Whether you are an avid traveler or a travel novice, a visit to the city of Beijing is a destination not to be missed. This 5-day itinerary brings together the best things to do in Beijing in the heart and soul of the Chinese capital.
From the splendor of the Forbidden City and the Summer Palace, to its more modern districts and hutongs, here's a guide with maps to make your trip easier.
Day 1: Longtan Gardens, Temple of Heaven, Tiananmen Square, and the Forbidden City
On the first day the tour starts in the south of Beijing with a 10 km route that you can see in this map. This day is dedicated to the heart of this capital city. Bring your comfortable clothes and shoes and let's start!
Longtan Park is the perfect place to start the day in harmony with a natural landscape among dragon cypress trees and snapdragon flowers arranged on 49.2 hectares. Walk its trails, take a boat ride or if you are traveling with your little ones, you can even go to its children's activity center.
This park, built in 1952, revolves around a large meandering lake known as the Dragon Lake. In the end, areas of interest such as the Long Character Stone Forest, the Wanliu Hall, the Dragon Gate, or the Liantanghua and Central Islands leave an impression worthy of being portrayed. If you have not had breakfast at your hotel, I invite you to stroll through one of the restaurants or tea houses in these gardens.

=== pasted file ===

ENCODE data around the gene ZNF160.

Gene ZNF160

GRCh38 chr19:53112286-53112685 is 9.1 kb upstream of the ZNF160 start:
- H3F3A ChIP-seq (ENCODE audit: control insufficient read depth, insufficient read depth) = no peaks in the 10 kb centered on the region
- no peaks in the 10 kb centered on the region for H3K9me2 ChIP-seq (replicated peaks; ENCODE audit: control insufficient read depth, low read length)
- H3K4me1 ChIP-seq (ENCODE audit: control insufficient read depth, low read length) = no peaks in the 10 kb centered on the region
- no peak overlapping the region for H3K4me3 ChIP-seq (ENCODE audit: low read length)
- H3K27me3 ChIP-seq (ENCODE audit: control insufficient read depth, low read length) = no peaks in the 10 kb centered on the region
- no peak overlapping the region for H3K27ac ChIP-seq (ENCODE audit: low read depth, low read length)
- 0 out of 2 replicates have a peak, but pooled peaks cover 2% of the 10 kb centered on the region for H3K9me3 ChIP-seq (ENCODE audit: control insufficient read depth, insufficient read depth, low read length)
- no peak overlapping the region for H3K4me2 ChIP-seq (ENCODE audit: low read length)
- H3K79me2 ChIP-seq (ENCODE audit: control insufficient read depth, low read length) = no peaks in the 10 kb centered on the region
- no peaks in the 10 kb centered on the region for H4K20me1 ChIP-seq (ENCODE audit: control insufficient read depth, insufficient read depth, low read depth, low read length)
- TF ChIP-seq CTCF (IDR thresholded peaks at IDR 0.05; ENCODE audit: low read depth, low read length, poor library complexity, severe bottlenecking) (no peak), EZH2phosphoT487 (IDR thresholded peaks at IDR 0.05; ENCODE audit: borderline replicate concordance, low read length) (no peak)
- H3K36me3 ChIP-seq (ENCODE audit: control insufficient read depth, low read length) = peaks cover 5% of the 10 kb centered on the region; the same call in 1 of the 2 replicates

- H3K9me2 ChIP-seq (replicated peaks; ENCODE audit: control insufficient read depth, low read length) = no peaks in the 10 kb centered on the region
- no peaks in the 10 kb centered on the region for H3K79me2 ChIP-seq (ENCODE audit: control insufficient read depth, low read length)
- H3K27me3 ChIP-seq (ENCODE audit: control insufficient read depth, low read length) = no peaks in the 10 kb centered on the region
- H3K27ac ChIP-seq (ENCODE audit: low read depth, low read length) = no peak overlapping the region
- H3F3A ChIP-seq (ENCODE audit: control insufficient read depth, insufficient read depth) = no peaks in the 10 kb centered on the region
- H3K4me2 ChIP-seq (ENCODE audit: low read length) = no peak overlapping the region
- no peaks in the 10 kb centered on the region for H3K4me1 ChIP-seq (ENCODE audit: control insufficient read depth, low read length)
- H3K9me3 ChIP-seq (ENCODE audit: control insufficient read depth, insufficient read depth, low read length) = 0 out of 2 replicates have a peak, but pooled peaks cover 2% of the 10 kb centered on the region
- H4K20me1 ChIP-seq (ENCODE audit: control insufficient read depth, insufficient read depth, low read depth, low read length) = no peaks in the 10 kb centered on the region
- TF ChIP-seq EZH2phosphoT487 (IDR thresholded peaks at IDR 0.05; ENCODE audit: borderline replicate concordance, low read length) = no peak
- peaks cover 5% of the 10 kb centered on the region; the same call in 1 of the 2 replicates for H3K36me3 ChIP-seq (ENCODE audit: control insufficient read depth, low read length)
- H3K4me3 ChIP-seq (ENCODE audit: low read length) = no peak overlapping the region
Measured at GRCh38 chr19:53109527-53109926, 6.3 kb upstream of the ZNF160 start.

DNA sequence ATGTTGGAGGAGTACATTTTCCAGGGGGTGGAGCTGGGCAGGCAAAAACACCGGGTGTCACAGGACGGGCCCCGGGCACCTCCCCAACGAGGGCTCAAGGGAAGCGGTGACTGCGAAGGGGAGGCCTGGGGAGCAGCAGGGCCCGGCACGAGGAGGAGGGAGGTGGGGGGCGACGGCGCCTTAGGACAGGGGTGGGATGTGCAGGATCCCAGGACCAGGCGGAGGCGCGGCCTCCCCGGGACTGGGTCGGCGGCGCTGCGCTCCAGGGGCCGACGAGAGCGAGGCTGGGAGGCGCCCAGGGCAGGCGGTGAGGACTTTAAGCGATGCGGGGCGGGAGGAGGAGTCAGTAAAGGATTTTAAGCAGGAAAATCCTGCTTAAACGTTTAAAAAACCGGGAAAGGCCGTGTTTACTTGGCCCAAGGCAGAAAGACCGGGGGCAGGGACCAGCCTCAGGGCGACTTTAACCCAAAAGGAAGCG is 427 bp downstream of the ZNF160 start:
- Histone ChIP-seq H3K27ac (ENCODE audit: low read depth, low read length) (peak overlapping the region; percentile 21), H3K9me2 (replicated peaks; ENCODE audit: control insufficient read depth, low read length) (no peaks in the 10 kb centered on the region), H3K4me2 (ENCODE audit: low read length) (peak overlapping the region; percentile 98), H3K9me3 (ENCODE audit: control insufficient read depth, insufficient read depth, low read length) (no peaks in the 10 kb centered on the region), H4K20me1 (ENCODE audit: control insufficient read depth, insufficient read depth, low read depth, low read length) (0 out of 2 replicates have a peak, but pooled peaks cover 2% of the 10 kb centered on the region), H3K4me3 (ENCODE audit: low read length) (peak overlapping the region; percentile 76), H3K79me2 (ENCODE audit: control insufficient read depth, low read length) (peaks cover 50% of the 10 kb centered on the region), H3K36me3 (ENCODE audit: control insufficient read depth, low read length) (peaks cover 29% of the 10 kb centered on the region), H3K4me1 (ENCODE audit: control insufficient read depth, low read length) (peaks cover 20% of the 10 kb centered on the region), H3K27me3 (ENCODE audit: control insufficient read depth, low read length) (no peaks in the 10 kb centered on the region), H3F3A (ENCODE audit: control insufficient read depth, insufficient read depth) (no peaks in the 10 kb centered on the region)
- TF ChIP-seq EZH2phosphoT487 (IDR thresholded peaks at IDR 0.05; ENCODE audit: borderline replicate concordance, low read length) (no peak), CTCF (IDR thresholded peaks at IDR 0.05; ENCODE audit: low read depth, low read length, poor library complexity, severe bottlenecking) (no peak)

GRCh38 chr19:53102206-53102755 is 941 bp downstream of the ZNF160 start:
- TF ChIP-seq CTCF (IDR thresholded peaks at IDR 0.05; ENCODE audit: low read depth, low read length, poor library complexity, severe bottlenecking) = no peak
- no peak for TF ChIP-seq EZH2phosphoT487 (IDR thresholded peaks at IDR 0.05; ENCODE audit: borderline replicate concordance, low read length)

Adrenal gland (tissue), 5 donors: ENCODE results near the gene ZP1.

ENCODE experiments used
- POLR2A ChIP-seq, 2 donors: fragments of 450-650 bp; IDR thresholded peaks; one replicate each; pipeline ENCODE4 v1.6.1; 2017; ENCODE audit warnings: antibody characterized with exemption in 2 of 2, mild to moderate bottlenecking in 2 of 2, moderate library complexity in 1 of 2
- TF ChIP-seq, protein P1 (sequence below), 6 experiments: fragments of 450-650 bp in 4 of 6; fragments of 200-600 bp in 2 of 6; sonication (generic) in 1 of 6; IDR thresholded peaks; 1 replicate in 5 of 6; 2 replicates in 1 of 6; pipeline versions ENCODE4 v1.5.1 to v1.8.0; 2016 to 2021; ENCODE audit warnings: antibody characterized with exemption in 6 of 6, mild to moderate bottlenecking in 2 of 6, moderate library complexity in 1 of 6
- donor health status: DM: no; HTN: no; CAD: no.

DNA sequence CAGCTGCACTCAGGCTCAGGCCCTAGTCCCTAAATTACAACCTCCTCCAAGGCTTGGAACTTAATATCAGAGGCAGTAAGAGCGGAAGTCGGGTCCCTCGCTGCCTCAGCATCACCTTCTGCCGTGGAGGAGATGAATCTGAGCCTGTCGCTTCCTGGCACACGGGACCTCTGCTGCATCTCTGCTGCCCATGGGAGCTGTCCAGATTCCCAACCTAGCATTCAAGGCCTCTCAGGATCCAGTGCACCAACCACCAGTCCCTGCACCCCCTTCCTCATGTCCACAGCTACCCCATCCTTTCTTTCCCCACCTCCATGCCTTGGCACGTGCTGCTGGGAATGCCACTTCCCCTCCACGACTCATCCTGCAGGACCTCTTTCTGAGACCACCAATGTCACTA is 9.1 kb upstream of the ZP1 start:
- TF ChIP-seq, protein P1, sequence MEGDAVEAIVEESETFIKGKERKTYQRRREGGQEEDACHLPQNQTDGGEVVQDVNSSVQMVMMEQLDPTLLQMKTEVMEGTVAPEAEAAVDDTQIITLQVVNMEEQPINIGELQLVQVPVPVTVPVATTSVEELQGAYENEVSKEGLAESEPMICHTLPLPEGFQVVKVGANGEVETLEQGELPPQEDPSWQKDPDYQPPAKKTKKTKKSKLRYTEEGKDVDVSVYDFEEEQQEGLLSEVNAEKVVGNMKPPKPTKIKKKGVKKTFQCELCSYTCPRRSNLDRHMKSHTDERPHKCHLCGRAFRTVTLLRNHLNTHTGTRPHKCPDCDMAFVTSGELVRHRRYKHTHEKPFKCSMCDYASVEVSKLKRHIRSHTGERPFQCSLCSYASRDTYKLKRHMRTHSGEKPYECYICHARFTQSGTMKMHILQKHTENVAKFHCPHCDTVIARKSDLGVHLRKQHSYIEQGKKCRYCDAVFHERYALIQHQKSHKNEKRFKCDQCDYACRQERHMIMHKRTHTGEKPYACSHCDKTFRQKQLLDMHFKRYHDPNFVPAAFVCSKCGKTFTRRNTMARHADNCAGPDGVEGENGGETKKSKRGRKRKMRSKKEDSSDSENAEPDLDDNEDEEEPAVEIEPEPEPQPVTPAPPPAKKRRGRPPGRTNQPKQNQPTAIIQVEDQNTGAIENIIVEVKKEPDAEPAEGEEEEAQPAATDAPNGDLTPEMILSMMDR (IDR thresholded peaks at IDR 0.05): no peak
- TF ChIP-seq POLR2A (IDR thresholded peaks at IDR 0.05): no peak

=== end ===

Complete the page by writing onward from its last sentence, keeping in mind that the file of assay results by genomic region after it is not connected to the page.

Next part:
Temple of Heaven
Upon entering the park, you will be amazed by the aura of peace that envelops the vast grounds. The Temple of Heaven is spread over 273 hectares where emperors held rituals to ask for good harvests and blessings.
As you walk through the halls, you advance past pagodas, temples, gardens, museums and bridges, which are perfect examples of Chinese ingenuity. Among these are the Fasting Palace, the Hall of Harvest Prayer, the Baihua Pavilion or the Beijing Natural History Museum.
No wonder the Temple of Heaven is recognized as a UNESCO World Heritage Site. This is one of the best temples in Beijing and therefore a must-see.
In the late afternoon, you can have lunch on your way to Tiananmen Square. I recommend trying the food at Bianyifang Roast Duck, for just over 5€ you can try traditional food such as lacquered duck or gong bao chicken. When you finish, continue your itinerary through the Gate of Heavenly Peace, 4 kilometers from the Temple of Heaven, where you begin to explore Tiananmen Square.
In the square you find a variety of things to do in Tiananmen Square such as the imposing portrait of Mao Zedong hanging above the entrance to the square. This historic site has played an important role in China's history and is a symbolic representation of political power from the decline of the Qing dynasty to the present day.